Tobacco giants undermining public health, say UN, WHO

The World Health Organisation (WHO) and the United Nations (UN) yesterday said tobacco giants undermine public health.

The WHO, at an event in Geneva, Switzerland to mark the World No Tobacco Day, accused tobacco giants of stalling efforts to implement the Framework Convention on Tobacco Control (FCTC), a global treaty with 175 countries as parties.

The WHO, in a statement made available to The Nation, said tobacco giants have stepped up efforts to prevent tobacco control laws, thus paving way for annual death toll from tobacco use to soar to over six million world- wide. 

WHO Director-General Dr. Margaret Chan said: “In recent years, multinational tobacco companies have been shamelessly fuelling a series of legal actions against governments that have been at the forefront of the war against tobacco. The industry is now stepping out of the shadows and into court rooms. We must now stand together with these governments that have had the courage to do the right thing to protect their citizens.” 

Chan called on national leaders to be extra vigilant against the increasingly aggressive attacks by the tobacco industry, which undermine policies that protect people from the harms of tobacco.

 Director of WHO’s Tobacco Free Initiative Dr Douglas Bettcher said: “National leaders need to resist these tactics and use the full force of the Convention to protect the hard won gains to safeguard people’s health from the scourge of tobacco.”

The WHO statement reads: “ The tobacco industry however, is hard at work to undermine the treaty, including taking governments to court. In fact, the governments of Australia, Norway and Uruguay are currently battling tobacco industry law suits in their national courts.  “In line with article 5.3 countries should, among other measures: limit interactions and disclose all meetings with the tobacco industry; reject partnerships and non-binding agreements with the industry; refuse funds and other support, and reject industry endorsement and participation in youth initiatives. 

“In addition, countries should not grant incentives, privileges or benefits to the tobacco industry, such as subsidies or tax exemptions, and should create firewalls against the interference of the tobacco industry in public health, including State-owned tobacco companies. 

“Tobacco kills up to half its users. By 2030, WHO estimates that tobacco will kill more than 8 million people every year, with four out of five of these deaths occurring in low and middle-income countries.

“Tobacco is a major risk factor for non-communicable diseases (NCDs) such as cancer, cardio-vascular disease, diabetes and chronic respiratory diseases. NCDs account for 63% of all deaths worldwide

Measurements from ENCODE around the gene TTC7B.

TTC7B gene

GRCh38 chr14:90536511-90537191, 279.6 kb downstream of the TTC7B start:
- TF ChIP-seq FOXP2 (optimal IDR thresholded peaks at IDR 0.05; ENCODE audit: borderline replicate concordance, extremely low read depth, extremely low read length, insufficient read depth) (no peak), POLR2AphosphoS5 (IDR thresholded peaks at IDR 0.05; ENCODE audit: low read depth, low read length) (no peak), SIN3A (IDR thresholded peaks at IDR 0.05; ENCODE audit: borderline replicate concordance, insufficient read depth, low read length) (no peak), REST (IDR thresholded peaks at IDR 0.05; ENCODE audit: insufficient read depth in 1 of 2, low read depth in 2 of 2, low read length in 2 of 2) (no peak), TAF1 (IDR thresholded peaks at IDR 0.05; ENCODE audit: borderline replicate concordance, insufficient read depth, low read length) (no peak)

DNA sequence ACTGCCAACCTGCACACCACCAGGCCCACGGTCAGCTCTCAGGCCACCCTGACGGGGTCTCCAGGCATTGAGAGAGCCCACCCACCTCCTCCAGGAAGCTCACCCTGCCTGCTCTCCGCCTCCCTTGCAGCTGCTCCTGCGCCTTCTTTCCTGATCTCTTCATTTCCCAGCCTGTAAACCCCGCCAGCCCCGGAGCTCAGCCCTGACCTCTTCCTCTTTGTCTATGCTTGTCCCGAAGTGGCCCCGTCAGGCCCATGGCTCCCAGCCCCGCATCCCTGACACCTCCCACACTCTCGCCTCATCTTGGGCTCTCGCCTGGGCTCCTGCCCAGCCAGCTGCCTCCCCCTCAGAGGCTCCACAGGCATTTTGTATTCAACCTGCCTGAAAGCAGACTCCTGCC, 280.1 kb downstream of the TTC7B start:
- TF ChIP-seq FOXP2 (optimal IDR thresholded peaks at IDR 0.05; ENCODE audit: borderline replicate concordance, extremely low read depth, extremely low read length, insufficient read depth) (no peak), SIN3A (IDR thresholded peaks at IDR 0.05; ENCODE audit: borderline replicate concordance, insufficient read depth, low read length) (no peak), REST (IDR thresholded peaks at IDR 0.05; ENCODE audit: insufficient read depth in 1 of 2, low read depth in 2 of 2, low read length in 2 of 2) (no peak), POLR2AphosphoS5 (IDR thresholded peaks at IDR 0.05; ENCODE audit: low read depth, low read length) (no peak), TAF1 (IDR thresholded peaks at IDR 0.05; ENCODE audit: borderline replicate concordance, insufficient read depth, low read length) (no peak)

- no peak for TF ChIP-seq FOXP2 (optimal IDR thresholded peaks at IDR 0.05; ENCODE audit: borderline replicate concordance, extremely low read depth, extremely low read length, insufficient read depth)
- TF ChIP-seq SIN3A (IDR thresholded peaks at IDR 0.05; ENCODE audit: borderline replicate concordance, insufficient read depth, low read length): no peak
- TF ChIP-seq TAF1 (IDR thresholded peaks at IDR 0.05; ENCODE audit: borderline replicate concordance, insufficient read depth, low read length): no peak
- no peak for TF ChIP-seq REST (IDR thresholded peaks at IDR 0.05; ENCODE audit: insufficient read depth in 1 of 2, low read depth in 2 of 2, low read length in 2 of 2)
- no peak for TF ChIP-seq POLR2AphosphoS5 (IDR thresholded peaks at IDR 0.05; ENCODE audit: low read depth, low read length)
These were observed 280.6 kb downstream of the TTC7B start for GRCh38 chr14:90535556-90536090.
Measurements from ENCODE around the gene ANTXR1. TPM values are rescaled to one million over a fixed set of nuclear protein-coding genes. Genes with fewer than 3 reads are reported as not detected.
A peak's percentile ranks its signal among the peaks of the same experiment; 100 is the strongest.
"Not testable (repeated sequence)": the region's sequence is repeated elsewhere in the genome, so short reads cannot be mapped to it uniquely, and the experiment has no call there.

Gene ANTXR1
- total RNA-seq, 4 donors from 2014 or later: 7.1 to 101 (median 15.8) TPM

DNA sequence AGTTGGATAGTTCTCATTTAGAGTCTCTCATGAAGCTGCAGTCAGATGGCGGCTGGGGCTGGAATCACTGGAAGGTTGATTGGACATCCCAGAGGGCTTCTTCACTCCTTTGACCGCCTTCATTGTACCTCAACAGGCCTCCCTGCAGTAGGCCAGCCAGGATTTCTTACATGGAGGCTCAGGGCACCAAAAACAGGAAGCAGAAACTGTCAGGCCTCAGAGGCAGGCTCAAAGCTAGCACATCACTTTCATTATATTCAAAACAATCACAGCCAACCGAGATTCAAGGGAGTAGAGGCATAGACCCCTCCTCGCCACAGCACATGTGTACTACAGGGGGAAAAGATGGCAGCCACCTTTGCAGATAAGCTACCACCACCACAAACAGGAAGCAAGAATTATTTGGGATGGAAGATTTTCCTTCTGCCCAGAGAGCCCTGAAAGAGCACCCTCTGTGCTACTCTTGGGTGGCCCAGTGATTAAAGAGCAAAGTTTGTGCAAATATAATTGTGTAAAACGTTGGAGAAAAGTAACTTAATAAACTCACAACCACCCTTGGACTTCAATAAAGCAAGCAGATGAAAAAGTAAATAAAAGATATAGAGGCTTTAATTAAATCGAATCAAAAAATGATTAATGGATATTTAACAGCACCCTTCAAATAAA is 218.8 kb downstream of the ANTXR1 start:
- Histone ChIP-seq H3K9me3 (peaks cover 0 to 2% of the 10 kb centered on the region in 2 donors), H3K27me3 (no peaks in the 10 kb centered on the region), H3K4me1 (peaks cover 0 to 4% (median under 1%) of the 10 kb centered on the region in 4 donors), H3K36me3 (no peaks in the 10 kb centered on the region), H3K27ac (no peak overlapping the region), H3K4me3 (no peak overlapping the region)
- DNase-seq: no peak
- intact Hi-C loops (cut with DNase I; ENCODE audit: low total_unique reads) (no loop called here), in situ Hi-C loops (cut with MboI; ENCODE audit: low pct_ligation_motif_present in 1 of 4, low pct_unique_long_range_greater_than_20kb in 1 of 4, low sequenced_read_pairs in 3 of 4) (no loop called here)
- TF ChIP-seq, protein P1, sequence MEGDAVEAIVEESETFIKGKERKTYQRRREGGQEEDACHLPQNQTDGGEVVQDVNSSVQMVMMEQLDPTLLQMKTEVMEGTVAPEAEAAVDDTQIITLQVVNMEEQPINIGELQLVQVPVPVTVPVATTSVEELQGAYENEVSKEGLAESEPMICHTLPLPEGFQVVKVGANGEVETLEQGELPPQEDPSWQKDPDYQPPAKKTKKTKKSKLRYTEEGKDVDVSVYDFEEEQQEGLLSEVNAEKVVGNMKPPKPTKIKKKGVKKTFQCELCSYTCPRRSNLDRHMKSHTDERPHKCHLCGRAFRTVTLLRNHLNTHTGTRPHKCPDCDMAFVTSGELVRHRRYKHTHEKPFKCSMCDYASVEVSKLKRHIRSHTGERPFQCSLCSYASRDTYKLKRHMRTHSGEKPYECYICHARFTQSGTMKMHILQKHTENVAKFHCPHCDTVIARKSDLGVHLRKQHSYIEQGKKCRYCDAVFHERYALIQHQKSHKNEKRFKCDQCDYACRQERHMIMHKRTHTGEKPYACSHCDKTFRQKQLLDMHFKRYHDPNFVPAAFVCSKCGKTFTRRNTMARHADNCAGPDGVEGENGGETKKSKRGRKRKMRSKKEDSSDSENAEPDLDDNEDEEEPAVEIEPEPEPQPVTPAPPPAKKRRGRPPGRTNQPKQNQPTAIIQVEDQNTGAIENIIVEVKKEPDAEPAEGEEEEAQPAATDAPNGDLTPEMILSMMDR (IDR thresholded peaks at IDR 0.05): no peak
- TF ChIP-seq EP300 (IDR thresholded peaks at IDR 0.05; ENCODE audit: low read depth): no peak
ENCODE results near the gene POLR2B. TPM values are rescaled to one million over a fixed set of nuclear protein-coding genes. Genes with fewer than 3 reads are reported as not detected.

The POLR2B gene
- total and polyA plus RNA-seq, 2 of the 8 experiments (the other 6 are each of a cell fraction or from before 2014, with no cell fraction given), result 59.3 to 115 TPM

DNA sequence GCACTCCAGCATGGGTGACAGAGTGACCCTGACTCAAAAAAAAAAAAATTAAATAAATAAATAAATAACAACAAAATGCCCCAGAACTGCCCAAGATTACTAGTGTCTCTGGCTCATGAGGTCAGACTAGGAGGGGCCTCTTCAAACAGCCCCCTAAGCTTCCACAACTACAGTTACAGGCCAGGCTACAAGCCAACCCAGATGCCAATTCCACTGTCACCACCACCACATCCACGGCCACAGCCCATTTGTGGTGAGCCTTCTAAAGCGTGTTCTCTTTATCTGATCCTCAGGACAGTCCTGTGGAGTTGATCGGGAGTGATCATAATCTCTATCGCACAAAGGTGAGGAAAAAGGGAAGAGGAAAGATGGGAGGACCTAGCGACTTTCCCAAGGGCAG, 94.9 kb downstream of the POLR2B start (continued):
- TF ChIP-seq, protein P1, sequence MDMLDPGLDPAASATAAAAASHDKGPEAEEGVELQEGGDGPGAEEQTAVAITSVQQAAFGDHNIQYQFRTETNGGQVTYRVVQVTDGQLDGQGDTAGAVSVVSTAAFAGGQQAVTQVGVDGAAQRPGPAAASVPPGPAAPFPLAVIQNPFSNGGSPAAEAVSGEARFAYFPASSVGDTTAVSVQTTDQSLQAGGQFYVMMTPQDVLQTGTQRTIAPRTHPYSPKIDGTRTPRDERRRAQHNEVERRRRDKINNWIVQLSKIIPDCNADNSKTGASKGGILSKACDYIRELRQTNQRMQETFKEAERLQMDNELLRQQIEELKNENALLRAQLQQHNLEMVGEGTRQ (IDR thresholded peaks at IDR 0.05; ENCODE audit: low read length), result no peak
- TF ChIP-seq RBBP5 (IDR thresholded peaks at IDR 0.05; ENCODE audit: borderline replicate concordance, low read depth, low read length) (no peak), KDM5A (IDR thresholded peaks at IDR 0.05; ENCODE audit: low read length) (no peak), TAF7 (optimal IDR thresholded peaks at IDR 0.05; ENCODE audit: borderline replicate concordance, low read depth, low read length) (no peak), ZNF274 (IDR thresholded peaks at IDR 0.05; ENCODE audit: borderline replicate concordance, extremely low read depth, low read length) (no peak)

“In nonsmokers, exposure to secondhand smoke is estimated to kill another 600 000 people annually. Almost half of all children regularly breathe air polluted by tobacco smoke and more than 40 per cent of children have at least one smoking parent. In 2004, children accounted for nearly one third of deaths attributable to secondhand smoke. 

“Most adult smokers started the habit before the age 20. To recruit new smokers, the industry’s relentless marketing machinery targets youth, especially young women.”

UN Secretary-General Ban Ki Moon, in a statement,  said tobacco giants are becoming aggressive in their quest to kill tobacco control legislations.

He urged governments and teh civil society to checkmate the tobacco giants.

The UN Secretary-General statement reads: ”This year’s World No Tobacco Day comes at a time when the tobacco industry is taking ever more aggressive steps to undermine efforts to reduce the global menace of tobacco.  While governments and the international health community try to implement effective measures to contain tobacco use and protect the health of people, their efforts are being aggressively opposed by an industry whose products kill people.

 “Tobacco kills by causing cancer, heart disease and respiratory diseases.  It is one of the leading preventable risk factors for non-communicable diseases.  Every year, about 5 million people die because they use tobacco. Another 600,000 people die from exposure to second-hand smoke.

 “Tobacco takes a pervasive, heavy toll.  It hinders development and worsens poverty.  Tobacco and poverty create a vicious circle since it is the poor who smoke most and bear the brunt of the economic and disease burden of tobacco use.  Money spent on tobacco cannot be used to pay for food, education and health care.  And tobacco use is growing fastest in low-income countries that are least equipped to deal with its consequences. 

” The world has established effective tools to fight tobacco use and protect public health policies from being diluted by the tobacco industry.  The World Health Organization Framework Convention on Tobacco Control — with 174 Parties — became one of the most rapidly embraced treaties in United Nations history after it entered into force in 2005.  In the Political Declaration adopted at the High Level Meeting on Non-communicable Diseases last year, the international community reiterated its determination to reduce tobacco consumption and availability.

” Tobacco control is essential to achieving our global development goals.  If we do not step up our efforts to control it, tobacco could kill up to one billion people this century.  The interests of the tobacco industry and of public health are directly opposed.

“On this observance of World No Tobacco Day, I urge all governments and civil society to prevent the tobacco industry from derailing the implementation of the Framework Convention.  Let us resist the industry’s attacks and pursue our vision of a tobacco-free world.”

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Tobacco giants undermining public health, say UN, WHO